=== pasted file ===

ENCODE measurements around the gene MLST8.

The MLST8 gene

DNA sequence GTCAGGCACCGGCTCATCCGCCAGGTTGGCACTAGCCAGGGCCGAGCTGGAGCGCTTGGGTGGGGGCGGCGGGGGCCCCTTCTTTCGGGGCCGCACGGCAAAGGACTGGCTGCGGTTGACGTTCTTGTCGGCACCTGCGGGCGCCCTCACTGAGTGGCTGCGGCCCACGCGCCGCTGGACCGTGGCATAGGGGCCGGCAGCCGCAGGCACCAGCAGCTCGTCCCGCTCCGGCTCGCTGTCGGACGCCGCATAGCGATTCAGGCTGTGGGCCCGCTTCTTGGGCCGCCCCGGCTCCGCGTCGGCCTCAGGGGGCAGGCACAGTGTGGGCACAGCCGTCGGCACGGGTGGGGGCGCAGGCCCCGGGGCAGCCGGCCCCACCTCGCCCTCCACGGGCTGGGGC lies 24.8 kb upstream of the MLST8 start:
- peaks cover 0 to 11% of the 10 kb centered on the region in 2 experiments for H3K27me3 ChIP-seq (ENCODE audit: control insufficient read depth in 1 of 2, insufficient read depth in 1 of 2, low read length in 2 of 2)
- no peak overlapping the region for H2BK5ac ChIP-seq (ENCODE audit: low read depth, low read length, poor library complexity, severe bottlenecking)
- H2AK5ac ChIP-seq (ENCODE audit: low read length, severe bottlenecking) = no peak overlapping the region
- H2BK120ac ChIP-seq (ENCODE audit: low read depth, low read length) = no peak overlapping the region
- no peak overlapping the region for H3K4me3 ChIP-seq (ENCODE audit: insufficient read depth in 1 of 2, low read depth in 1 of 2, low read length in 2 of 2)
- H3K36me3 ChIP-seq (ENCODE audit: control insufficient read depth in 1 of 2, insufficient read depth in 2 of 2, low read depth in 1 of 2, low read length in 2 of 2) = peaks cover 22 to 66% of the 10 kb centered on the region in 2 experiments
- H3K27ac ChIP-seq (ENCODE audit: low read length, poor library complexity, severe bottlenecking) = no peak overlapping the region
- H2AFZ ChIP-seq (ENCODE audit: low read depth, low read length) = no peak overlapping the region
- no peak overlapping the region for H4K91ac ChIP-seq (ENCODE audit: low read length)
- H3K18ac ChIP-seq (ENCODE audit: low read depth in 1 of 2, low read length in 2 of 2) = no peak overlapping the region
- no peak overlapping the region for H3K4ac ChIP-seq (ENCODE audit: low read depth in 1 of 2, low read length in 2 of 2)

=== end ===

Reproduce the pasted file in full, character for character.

ENCODE measurements around the gene MLST8.

The MLST8 gene

DNA sequence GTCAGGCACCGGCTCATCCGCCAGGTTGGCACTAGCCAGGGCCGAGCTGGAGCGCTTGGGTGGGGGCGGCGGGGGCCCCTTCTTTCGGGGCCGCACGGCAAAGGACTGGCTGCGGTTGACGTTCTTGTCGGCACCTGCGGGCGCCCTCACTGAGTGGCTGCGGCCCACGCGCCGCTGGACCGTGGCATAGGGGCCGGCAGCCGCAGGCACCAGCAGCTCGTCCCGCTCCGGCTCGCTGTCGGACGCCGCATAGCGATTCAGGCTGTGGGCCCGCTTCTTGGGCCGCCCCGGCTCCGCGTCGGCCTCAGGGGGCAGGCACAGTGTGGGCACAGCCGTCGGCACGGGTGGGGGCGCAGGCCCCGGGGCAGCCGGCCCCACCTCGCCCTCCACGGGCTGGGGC lies 24.8 kb upstream of the MLST8 start:
- peaks cover 0 to 11% of the 10 kb centered on the region in 2 experiments for H3K27me3 ChIP-seq (ENCODE audit: control insufficient read depth in 1 of 2, insufficient read depth in 1 of 2, low read length in 2 of 2)
- no peak overlapping the region for H2BK5ac ChIP-seq (ENCODE audit: low read depth, low read length, poor library complexity, severe bottlenecking)
- H2AK5ac ChIP-seq (ENCODE audit: low read length, severe bottlenecking) = no peak overlapping the region
- H2BK120ac ChIP-seq (ENCODE audit: low read depth, low read length) = no peak overlapping the region
- no peak overlapping the region for H3K4me3 ChIP-seq (ENCODE audit: insufficient read depth in 1 of 2, low read depth in 1 of 2, low read length in 2 of 2)
- H3K36me3 ChIP-seq (ENCODE audit: control insufficient read depth in 1 of 2, insufficient read depth in 2 of 2, low read depth in 1 of 2, low read length in 2 of 2) = peaks cover 22 to 66% of the 10 kb centered on the region in 2 experiments
- H3K27ac ChIP-seq (ENCODE audit: low read length, poor library complexity, severe bottlenecking) = no peak overlapping the region
- H2AFZ ChIP-seq (ENCODE audit: low read depth, low read length) = no peak overlapping the region
- no peak overlapping the region for H4K91ac ChIP-seq (ENCODE audit: low read length)
- H3K18ac ChIP-seq (ENCODE audit: low read depth in 1 of 2, low read length in 2 of 2) = no peak overlapping the region
- no peak overlapping the region for H3K4ac ChIP-seq (ENCODE audit: low read depth in 1 of 2, low read length in 2 of 2)